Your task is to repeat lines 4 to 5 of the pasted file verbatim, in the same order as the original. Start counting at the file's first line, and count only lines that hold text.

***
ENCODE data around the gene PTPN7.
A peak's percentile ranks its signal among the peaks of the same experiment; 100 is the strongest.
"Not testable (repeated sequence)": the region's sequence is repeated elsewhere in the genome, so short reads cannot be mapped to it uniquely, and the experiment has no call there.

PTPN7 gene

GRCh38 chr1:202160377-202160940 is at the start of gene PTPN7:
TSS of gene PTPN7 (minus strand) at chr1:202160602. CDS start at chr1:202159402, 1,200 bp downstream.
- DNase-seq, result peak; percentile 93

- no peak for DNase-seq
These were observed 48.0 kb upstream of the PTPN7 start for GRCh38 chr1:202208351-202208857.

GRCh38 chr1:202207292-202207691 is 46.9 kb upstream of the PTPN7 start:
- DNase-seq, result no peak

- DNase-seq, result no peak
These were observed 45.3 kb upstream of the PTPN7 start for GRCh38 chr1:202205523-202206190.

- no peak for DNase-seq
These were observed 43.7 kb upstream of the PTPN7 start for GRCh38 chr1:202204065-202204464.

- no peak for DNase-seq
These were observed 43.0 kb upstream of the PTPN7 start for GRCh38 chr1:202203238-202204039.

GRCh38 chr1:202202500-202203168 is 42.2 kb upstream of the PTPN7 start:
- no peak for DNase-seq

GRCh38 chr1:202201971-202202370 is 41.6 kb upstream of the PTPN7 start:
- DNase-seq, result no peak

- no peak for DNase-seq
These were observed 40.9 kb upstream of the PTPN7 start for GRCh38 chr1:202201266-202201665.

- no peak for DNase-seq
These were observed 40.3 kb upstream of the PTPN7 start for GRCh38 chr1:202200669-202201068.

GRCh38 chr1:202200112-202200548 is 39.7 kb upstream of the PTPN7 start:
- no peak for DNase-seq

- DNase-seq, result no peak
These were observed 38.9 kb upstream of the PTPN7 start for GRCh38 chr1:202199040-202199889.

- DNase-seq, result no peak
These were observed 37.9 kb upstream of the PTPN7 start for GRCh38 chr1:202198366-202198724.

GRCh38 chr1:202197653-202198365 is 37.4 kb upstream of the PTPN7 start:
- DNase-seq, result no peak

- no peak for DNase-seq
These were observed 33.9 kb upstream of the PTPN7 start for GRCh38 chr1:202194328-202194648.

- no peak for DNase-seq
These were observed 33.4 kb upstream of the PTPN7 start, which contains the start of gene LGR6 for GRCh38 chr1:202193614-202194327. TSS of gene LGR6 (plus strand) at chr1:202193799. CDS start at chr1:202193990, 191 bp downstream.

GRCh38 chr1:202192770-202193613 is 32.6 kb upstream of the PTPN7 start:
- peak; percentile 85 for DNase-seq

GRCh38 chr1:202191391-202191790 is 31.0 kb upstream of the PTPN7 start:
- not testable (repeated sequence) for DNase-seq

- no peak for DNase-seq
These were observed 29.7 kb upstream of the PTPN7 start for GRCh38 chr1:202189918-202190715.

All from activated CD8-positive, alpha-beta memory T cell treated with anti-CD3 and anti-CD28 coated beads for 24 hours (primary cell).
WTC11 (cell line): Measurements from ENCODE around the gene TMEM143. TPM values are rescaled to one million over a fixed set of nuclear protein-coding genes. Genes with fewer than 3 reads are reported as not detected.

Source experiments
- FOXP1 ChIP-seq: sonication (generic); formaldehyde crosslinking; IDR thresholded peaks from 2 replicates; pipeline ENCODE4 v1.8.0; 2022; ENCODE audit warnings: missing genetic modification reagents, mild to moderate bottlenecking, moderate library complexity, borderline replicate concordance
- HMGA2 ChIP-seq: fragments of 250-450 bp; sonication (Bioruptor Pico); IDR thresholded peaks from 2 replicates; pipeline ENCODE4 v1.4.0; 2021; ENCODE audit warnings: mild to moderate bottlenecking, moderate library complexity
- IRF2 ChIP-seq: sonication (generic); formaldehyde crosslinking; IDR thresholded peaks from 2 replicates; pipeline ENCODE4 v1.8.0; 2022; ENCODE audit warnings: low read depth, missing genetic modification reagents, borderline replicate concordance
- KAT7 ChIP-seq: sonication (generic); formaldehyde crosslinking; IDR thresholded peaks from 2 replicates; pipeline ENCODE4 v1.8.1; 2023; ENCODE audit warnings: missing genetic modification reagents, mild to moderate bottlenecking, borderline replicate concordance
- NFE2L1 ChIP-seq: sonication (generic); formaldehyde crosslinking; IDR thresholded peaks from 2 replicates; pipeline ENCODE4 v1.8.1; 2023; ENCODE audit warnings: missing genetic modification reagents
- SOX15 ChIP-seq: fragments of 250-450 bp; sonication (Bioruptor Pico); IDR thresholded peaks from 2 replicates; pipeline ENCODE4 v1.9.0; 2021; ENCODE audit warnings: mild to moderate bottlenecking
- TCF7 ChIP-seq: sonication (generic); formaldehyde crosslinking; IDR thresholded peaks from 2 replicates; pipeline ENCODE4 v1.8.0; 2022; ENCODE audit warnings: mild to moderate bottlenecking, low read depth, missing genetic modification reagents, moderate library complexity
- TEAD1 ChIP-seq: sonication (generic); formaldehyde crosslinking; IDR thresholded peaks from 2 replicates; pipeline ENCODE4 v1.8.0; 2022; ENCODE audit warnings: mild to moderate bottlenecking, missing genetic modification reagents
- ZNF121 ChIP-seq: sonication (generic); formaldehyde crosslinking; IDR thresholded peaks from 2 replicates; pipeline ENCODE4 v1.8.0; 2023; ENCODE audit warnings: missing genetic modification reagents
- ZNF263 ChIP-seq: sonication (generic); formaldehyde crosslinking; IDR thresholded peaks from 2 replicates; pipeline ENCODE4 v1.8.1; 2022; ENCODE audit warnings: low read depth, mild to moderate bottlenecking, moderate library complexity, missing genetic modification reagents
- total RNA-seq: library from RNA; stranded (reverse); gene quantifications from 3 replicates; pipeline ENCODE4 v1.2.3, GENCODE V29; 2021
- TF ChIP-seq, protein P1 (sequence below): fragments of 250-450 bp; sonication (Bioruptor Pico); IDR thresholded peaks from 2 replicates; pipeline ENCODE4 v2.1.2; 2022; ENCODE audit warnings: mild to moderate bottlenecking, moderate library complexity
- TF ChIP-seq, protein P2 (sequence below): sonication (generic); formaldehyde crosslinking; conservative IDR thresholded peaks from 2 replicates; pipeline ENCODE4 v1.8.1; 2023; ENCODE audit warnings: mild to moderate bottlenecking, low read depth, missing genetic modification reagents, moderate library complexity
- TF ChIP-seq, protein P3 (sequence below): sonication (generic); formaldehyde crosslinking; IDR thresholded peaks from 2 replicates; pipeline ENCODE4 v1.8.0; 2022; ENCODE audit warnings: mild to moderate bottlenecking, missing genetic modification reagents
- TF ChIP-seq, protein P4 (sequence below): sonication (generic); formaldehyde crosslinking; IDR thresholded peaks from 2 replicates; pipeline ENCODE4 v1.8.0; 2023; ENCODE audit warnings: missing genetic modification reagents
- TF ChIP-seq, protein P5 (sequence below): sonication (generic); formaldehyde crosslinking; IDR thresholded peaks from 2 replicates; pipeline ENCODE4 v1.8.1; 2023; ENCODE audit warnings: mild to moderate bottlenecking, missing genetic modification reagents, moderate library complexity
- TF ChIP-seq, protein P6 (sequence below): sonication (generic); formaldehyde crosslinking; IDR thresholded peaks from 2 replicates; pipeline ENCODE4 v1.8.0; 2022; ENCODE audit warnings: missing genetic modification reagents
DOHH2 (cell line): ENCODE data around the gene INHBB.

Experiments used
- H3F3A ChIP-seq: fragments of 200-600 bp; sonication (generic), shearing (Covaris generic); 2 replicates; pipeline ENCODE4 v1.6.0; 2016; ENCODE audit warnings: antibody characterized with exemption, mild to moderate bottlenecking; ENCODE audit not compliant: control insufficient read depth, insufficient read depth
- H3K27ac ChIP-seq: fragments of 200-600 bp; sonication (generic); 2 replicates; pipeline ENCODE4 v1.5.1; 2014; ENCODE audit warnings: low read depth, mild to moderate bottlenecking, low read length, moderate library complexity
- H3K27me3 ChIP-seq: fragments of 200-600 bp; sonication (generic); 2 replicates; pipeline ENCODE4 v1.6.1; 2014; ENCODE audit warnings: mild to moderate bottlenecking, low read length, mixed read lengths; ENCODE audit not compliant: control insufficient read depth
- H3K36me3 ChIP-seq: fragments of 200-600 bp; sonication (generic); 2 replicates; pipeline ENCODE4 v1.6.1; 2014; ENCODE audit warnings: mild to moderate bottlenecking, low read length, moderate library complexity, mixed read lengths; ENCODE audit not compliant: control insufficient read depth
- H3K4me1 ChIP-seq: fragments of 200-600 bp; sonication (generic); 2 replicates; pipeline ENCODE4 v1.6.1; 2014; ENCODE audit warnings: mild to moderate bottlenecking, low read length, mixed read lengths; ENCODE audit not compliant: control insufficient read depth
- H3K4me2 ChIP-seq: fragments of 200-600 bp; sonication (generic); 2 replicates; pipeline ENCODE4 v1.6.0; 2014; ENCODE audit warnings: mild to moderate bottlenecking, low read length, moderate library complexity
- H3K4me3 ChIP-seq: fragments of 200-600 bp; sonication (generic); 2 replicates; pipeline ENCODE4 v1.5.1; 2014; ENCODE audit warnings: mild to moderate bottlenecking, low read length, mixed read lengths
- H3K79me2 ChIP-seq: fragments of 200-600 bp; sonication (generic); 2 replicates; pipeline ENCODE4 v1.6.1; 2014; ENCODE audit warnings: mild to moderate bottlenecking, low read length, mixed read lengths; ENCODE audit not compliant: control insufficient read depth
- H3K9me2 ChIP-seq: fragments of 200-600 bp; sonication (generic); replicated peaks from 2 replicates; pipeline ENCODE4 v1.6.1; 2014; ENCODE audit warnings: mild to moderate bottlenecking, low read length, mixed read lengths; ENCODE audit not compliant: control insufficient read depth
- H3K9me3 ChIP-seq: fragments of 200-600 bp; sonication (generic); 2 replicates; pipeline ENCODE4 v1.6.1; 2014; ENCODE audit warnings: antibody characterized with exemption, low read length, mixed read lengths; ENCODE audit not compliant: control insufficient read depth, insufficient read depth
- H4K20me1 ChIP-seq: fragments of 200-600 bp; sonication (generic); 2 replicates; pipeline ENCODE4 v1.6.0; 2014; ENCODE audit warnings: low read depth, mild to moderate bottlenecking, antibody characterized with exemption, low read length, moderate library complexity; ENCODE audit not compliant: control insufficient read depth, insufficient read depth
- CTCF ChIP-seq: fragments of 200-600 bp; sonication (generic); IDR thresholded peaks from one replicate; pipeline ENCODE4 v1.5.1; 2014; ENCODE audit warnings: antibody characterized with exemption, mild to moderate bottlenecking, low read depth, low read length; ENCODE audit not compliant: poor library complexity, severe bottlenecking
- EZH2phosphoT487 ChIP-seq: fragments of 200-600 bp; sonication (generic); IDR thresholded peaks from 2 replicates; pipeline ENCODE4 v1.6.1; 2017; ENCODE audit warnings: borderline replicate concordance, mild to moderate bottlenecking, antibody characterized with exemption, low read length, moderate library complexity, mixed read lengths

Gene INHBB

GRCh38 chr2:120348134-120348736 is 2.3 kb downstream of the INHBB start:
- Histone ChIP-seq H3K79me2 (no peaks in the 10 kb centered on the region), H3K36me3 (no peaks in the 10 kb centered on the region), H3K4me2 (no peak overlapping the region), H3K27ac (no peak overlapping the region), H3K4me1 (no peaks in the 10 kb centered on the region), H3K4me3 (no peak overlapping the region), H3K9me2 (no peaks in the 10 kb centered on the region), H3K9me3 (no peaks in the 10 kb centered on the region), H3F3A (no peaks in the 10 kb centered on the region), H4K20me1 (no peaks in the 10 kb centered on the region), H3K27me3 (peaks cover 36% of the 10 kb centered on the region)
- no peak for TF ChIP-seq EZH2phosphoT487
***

PTPN7 gene

GRCh38 chr1:202160377-202160940 is at the start of gene PTPN7: